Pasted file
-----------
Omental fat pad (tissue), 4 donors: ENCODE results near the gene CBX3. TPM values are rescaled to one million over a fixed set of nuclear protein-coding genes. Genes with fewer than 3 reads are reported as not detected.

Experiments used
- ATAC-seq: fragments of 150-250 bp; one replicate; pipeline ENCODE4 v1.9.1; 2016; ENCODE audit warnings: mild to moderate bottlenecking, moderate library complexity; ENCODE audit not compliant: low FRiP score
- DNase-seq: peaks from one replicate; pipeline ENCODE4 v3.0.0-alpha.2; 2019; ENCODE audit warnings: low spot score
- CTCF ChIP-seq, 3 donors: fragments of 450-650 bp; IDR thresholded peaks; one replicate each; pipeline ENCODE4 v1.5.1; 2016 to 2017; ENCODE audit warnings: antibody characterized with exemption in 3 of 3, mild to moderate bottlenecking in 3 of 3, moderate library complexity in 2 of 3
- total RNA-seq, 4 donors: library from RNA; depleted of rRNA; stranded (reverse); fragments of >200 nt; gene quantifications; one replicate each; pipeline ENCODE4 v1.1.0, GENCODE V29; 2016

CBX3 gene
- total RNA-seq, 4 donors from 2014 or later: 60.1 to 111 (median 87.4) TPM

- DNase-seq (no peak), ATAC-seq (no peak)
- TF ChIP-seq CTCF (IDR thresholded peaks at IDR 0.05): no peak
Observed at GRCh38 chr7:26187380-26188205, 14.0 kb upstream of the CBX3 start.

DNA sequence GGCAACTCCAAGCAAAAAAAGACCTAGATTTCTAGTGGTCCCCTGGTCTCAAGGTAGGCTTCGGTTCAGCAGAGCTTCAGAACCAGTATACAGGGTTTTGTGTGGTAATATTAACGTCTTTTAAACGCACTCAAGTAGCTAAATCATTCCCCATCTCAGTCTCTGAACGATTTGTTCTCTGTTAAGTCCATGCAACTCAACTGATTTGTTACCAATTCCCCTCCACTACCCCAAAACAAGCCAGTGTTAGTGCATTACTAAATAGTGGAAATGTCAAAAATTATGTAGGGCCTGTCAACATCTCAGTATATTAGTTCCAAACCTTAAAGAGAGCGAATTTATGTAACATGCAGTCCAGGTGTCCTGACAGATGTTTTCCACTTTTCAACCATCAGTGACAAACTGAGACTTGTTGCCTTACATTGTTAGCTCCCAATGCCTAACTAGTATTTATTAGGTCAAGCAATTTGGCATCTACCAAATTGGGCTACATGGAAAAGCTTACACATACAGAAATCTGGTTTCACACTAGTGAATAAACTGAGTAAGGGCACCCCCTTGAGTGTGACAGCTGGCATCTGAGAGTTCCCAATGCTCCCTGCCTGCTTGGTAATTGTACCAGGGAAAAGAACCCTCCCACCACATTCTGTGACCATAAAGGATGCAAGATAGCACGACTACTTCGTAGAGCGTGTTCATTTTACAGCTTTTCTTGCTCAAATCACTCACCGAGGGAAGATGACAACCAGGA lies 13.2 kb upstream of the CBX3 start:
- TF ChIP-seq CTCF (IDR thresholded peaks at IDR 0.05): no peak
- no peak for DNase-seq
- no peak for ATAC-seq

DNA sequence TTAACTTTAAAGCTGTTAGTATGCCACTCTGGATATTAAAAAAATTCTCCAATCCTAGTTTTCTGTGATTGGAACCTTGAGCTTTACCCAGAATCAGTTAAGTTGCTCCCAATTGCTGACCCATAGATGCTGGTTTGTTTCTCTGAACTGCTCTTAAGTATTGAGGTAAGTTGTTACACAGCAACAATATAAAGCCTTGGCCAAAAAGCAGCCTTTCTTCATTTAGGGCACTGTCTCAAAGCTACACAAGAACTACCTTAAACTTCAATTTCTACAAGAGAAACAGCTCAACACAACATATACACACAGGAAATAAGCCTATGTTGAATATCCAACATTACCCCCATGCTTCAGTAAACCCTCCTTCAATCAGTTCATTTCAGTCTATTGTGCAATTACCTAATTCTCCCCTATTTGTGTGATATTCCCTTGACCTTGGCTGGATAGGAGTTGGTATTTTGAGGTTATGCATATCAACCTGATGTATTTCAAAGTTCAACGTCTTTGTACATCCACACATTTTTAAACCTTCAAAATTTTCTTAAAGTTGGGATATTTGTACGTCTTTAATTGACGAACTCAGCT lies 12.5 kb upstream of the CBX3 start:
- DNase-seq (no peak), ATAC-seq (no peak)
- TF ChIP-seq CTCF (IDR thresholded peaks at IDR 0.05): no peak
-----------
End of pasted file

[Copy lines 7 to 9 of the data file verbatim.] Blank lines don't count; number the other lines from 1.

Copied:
CBX3 gene
- total RNA-seq, 4 donors from 2014 or later: 60.1 to 111 (median 87.4) TPM

- DNase-seq (no peak), ATAC-seq (no peak)